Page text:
New York Blog

Data Science Hackathon & Data Science in NYC

On Saturday, I was a judge for the Data Viz Competition at the NYC Data Hackathon, part of the world’s first global data hackathon. Along with my fellow judges Cathy O’Neil and Jake Porway, we gave an award to the team that best found a  nontrivial insight from the data provided for the competition and managed to render that insight visually.

Unlike a hackNY hackathon, where the energy is pretty high and the crowd much younger (hackNY hackathons are for full time students only; this crowd all were out of school — in fact at least one person was a professor), here everyone was really heads down. There was plenty of conversation and smiles but people were working quite hard, even 12 hours into the hackathon.

I noticed two things that were unusual about the participants, both of which I think speak well of the state of `data science’ in NYC:

  • I’ve never been in a room with such a healthy mix of Wall Street quants and startup data scientists. Many of the teams included a mix of people from different sectors working together. The winning team was typical in this way: 1 person from Wall Street; 1 freelancer; and 1 data scientist from an established NYC startup.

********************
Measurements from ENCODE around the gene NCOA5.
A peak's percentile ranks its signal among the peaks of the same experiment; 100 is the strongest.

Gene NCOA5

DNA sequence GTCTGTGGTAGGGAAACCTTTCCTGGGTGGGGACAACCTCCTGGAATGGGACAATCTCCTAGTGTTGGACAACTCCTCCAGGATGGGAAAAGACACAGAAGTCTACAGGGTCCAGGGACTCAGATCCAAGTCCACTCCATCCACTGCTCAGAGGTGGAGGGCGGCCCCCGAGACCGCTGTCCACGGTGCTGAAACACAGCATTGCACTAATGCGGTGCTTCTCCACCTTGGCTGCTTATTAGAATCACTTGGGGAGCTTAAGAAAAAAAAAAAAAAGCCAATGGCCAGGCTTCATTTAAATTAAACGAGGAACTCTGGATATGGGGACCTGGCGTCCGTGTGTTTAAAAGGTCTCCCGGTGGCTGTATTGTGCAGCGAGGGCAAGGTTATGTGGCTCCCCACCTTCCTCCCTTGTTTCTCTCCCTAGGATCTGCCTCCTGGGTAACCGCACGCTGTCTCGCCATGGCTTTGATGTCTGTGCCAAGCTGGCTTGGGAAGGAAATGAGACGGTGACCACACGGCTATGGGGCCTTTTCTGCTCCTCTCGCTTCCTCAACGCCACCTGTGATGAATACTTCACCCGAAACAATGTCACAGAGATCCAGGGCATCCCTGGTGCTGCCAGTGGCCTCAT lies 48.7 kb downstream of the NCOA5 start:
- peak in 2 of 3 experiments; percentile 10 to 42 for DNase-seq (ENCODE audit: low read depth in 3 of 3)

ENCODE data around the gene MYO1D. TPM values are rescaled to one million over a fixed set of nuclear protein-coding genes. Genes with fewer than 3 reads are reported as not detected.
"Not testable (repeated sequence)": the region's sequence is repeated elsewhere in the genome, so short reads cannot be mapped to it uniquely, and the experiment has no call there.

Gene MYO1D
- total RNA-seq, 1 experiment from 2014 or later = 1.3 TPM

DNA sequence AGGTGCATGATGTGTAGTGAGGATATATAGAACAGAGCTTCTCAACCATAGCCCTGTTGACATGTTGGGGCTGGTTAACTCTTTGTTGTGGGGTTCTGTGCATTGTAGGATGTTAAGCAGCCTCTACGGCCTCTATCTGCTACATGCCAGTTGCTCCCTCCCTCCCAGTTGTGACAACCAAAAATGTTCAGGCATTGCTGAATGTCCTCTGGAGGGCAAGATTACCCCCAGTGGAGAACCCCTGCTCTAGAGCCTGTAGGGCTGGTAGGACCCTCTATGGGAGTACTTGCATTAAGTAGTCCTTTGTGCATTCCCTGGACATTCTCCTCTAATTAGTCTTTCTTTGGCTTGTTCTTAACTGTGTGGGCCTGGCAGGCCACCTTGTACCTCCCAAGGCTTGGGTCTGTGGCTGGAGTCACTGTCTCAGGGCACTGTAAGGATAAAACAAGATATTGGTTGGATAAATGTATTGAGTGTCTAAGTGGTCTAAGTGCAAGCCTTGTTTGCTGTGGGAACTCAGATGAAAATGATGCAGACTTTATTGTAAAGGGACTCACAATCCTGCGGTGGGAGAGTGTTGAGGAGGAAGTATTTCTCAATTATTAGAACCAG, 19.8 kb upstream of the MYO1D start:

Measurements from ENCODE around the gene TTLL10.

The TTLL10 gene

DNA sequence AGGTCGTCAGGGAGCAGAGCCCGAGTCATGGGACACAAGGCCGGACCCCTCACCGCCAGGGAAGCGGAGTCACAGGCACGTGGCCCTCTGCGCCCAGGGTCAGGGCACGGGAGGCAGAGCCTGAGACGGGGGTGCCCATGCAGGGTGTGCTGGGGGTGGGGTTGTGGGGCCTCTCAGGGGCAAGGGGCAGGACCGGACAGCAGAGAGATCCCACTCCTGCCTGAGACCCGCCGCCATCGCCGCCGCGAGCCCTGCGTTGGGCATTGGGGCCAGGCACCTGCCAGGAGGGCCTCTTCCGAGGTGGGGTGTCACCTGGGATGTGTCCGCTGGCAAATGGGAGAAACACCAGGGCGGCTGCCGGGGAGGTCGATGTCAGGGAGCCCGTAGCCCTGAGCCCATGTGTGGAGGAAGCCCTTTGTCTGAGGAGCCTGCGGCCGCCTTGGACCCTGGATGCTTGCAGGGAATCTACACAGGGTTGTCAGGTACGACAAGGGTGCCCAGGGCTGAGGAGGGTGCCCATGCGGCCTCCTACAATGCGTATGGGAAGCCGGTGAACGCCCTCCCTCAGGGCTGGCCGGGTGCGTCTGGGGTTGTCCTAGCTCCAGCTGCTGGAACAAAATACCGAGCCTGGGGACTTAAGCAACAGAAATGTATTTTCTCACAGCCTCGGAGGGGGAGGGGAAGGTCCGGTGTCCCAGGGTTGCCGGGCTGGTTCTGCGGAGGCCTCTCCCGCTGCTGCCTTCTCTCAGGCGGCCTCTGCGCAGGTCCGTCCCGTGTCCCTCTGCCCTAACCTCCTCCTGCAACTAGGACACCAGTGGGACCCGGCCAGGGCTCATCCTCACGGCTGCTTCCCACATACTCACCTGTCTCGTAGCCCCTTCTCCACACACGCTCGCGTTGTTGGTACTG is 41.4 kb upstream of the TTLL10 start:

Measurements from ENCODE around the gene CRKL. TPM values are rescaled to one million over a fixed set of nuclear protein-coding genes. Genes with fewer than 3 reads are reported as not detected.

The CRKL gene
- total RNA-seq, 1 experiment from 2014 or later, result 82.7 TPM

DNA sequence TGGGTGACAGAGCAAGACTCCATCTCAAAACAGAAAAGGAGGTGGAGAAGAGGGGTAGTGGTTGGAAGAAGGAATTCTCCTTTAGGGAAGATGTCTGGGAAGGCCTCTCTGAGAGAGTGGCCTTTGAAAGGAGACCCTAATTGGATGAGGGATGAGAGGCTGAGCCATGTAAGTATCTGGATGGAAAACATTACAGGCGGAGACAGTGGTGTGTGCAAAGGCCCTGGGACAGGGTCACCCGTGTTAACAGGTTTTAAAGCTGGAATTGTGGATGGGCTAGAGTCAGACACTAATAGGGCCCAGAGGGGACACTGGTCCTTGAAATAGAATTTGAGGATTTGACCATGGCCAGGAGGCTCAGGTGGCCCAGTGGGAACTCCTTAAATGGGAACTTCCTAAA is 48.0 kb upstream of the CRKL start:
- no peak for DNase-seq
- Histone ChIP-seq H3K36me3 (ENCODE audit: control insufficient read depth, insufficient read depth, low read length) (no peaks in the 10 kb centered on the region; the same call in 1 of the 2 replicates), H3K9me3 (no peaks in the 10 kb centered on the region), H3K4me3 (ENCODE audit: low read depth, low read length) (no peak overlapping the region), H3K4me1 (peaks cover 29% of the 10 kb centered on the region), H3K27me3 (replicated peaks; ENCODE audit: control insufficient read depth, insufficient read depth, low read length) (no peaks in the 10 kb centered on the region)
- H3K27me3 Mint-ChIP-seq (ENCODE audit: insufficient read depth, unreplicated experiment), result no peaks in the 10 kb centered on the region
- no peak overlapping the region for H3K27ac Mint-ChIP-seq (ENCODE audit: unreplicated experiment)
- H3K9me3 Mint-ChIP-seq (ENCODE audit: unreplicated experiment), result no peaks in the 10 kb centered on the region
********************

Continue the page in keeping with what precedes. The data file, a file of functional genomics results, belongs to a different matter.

• I met multiple people visiting from the Bay Area contemplating moving to NYC. In 2004-2007 many of my students from Columbia moved out to SF under the historical notion that that was `the place’ where they could work at a small company that would demand their technical mastery and give them sufficient autonomy to see their work come to light under their own direction.

I was glad to meet people from the Bay Area who were sufficiently impressed with NYC’s data scene to consider moving here. Of course I told them it was exactly the right thing to do and I looked forward to seeing them again soon once they’d become naturalized citizens of NYC.

Huge thanks to Shivon Zils and Matt Truck for hosting us in such a nice location, to Jeremy Howard for his suggestion a few weeks ago to throw the event, and to Max Shron for encouraging everyone to include a visualization prize as part of this event.


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